Aleyda de las Mercedes Machan Sosa is an empathetic teacher who embodies an attitude of positivity, expressing through her face, tone of voice and body language a tenderness that invites children to feel trust, setting the ideal environment for learning.
Aleyda became a teacher in our San Lucas preschool last year. Her vocation as a teacher and love for early childhood education have shined during her time at Planting Seeds. She recalls always wanting to be a preschool teacher, even when she was a kid herself.
When she was little, she used to organize learning activities and games with other children, being her siblings, cousins, classmates or neighbors. She even remembers playing to be the teacher of the bunnies she had in her house. At age 13, she knew she wanted to become a preschool teacher because she liked playing, singing and dancing with little children.
When she grew up, she enrolled in a college in Antigua to become a preschool teacher. Soon after she graduated, she gained experience in different schools, working with both small children and teenagers. She was director of a Center for Family Development, where she mainly worked in vocational training for teenagers. However, deep in her heart, she knew that her main passion was working in early childhood education.
When she began working with the Planting Seeds Methodology, she realized the importance of educating through a holistic family-centered approach, which she had not encountered in any other school in Guatemala. In her view, one of the best parts of the methodology is using positive framing to support children's behavior rather than focusing on what they shouldn't be doing, which is something prevalent in other school systems.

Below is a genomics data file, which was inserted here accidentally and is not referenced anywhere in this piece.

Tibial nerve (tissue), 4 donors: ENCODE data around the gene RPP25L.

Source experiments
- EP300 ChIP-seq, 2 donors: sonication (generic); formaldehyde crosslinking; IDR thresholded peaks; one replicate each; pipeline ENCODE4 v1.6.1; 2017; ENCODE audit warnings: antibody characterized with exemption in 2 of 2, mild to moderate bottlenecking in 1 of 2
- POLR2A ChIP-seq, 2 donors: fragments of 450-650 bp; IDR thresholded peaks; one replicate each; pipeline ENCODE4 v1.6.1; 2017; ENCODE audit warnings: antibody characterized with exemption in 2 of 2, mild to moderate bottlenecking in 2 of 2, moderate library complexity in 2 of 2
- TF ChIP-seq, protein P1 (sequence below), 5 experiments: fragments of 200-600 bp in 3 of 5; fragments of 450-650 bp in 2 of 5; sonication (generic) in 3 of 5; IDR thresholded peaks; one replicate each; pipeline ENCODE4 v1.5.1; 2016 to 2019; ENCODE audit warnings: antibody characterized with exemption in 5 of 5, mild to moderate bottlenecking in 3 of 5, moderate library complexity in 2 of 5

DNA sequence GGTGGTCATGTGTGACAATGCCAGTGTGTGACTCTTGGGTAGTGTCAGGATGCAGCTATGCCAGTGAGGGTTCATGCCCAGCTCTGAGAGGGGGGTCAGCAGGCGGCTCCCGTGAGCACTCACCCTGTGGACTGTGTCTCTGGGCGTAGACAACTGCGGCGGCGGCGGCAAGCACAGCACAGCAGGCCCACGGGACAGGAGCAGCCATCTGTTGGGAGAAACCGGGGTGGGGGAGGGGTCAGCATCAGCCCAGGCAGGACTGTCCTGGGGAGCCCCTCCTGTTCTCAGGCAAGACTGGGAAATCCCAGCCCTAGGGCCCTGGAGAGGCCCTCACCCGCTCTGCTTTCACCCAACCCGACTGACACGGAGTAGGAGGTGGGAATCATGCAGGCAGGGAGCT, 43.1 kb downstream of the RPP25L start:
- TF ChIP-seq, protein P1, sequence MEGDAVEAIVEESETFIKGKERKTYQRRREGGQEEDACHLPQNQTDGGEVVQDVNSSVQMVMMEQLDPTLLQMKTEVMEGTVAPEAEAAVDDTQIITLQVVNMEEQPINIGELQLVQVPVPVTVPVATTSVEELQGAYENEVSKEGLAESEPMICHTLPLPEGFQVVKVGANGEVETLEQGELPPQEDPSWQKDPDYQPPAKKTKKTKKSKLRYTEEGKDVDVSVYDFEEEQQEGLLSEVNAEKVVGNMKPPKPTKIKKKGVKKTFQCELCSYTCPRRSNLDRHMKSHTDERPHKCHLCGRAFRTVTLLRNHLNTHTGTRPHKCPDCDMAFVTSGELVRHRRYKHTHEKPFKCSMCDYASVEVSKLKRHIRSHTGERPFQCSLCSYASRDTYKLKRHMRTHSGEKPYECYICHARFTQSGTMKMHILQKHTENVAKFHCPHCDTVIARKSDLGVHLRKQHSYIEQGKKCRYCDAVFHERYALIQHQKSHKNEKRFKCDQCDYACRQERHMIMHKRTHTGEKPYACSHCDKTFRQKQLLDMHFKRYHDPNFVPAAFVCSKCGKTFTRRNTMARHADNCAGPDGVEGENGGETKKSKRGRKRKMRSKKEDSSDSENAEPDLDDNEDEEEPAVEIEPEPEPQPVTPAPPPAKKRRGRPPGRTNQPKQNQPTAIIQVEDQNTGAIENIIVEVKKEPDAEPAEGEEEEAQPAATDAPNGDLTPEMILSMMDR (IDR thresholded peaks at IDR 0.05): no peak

Aleyda enjoys singing and dancing with her students. She loves seeing them laughing and enjoying themselves. She also really loves when her students manage to achieve something that has taken them a while to learn.
For her, a good teacher is born from the heart. When a kid, a young person or an adult achieves something, we should also consider it as the achievement of the teachers that paved the way for their learning.
We are happy to have Aleyda and so many other wonderful and passionate teachers working with us! Thank you to all the teachers that have taught us throughout our lives, we wouldn’t be the same without you!!
In 2019, through the combined effort of partner organizations and incredible supporters, Planting Seeds opened a Community Library in Zone 3 of Guatemala City with the objective of sharing the love for reading to our program participants and community members alike. The program consists of providing a safe place where everyone can come to read and a book-lending program. In a few short years, this Community Library has transformed to provide access to books to not only Zone 3, but all Planting Seeds preschools.
This transformation started in 2019, when we launched our “Read With Your Kid” trainings to the parents at our preschools to improve early literacy skills and help foster parent-child relationships. We accompanied these trainings with a weekly book-lending program at our model school in San Lucas. Now in 2021, we began the year conducting surveys in the preschools to find out the barriers that parents had in taking an active role in the education of their children. The main factors reported by the parents were a lack of experience, confidence and access to books.